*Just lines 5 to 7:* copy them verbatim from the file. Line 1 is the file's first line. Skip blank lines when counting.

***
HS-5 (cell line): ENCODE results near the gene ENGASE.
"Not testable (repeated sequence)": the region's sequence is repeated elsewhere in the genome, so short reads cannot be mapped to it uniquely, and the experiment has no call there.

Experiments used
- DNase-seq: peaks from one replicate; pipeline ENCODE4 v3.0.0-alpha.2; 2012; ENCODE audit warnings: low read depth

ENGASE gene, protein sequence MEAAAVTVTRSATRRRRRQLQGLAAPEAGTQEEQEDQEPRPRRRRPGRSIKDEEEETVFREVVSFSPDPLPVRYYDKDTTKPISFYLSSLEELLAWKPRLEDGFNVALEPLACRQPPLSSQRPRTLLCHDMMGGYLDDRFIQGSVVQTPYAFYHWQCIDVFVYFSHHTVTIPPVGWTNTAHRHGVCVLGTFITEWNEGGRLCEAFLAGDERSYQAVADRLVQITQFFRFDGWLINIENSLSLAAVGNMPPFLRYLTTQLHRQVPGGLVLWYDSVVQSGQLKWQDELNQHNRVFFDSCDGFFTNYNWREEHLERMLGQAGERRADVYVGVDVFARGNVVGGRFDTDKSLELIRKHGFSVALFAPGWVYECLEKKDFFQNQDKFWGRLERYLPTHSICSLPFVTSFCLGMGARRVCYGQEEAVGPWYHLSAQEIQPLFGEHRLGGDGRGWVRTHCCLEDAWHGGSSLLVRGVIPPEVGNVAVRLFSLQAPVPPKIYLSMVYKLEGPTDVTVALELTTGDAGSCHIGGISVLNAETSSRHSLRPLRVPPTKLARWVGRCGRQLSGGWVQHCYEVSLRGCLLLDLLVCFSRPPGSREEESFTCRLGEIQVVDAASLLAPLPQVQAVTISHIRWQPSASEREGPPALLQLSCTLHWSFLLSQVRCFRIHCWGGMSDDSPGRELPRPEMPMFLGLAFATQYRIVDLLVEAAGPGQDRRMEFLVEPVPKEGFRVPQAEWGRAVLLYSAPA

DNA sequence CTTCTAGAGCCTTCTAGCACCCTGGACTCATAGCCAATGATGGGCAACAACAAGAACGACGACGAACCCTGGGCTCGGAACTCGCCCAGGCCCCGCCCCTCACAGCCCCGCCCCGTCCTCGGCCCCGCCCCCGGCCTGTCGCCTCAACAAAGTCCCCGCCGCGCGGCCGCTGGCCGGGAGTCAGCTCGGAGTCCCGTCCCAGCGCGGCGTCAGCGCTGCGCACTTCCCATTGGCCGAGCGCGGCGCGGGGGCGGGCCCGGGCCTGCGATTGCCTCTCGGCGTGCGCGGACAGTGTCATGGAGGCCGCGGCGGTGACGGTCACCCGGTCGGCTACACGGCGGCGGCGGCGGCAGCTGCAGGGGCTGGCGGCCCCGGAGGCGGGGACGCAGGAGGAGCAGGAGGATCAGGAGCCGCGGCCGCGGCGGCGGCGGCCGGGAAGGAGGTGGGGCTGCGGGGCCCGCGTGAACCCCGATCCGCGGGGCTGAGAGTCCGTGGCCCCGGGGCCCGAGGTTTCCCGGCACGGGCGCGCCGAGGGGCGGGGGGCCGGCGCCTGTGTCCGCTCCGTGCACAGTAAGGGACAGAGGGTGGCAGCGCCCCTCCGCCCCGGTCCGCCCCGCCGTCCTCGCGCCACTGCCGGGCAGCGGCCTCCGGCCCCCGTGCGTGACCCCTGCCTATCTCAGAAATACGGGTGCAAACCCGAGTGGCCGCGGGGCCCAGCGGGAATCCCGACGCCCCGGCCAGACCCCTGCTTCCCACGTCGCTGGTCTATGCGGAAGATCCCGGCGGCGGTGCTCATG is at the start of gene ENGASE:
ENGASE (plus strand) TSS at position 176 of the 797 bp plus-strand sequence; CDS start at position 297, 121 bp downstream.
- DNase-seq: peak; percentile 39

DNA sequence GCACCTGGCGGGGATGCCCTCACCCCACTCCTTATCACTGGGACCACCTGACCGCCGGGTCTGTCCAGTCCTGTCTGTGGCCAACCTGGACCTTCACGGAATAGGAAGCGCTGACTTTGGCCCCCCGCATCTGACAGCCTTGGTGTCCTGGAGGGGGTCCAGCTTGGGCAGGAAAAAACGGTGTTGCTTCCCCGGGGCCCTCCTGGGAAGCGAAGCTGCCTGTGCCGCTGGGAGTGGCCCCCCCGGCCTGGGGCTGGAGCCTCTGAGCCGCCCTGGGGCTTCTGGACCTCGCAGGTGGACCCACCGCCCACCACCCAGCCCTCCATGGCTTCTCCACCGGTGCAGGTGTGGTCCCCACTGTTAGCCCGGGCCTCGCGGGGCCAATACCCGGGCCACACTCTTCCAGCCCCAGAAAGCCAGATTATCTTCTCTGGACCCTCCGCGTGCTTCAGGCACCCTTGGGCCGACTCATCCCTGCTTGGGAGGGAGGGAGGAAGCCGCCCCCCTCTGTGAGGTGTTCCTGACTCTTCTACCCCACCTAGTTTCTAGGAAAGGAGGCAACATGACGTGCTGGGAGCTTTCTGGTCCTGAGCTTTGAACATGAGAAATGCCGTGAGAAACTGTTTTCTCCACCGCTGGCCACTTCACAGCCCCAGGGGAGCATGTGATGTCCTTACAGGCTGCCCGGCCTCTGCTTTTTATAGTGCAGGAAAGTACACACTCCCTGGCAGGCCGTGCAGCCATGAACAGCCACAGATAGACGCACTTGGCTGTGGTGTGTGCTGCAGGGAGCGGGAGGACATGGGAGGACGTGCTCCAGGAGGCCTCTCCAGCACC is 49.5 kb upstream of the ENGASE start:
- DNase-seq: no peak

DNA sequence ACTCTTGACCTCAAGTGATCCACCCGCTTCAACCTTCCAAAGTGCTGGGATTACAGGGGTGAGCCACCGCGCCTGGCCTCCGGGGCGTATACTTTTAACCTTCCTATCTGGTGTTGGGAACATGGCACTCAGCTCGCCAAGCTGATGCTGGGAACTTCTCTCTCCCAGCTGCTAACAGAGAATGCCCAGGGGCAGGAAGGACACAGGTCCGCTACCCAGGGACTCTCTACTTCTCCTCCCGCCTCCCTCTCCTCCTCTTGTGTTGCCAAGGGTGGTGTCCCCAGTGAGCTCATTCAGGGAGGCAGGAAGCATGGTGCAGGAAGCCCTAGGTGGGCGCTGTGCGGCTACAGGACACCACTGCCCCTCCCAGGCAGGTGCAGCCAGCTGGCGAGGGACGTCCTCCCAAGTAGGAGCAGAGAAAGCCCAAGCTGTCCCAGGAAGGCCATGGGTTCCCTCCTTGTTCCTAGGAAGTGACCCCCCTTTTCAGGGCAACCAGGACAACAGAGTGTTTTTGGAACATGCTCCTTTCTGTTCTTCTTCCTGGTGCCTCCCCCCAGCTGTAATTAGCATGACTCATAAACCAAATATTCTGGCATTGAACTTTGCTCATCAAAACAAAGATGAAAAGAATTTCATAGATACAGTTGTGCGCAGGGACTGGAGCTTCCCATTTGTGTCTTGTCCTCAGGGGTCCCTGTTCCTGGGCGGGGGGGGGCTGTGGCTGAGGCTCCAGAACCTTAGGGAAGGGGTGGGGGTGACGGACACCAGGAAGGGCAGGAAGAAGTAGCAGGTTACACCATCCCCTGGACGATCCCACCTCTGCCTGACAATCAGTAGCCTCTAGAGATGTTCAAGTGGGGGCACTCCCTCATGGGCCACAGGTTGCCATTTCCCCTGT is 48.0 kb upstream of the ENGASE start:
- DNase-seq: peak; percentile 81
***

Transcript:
ENGASE gene, protein sequence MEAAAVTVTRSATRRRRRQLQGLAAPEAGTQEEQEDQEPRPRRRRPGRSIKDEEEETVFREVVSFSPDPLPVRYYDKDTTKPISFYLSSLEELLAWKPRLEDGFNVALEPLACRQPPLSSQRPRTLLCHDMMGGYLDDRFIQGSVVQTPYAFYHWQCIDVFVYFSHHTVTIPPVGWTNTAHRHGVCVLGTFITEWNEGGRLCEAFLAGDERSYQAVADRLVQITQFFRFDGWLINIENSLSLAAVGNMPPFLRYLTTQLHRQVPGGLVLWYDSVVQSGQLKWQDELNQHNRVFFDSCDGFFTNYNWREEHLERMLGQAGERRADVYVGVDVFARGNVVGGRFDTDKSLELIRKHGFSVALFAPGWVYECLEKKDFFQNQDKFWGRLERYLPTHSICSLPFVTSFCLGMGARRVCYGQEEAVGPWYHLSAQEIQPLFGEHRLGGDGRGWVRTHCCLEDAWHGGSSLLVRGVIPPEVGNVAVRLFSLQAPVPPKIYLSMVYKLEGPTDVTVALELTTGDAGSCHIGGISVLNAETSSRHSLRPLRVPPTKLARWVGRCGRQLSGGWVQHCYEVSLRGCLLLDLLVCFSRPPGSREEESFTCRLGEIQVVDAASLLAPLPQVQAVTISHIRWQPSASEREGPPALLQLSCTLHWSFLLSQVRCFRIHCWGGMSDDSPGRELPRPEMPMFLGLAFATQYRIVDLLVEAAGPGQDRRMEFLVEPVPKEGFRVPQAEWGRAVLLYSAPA

DNA sequence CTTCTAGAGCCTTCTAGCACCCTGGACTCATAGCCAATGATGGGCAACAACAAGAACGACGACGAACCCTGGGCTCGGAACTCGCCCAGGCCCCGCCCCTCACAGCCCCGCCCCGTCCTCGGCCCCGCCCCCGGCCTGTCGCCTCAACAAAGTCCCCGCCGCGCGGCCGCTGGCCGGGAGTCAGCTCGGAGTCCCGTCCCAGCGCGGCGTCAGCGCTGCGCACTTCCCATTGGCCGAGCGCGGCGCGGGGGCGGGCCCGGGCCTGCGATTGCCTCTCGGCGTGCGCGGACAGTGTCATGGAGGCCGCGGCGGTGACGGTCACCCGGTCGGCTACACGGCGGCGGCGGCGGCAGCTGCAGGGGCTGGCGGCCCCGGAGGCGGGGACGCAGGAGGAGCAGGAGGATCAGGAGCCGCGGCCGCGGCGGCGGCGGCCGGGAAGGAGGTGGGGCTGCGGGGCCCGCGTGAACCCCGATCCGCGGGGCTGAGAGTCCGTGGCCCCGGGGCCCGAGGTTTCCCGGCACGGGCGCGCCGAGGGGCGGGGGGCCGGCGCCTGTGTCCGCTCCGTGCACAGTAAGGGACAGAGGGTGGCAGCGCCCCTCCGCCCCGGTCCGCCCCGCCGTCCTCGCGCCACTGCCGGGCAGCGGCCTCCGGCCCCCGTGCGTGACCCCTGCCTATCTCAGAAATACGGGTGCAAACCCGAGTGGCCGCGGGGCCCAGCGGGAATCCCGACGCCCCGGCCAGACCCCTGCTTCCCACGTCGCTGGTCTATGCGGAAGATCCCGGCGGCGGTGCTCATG is at the start of gene ENGASE:
ENGASE (plus strand) TSS at position 176 of the 797 bp plus-strand sequence; CDS start at position 297, 121 bp downstream.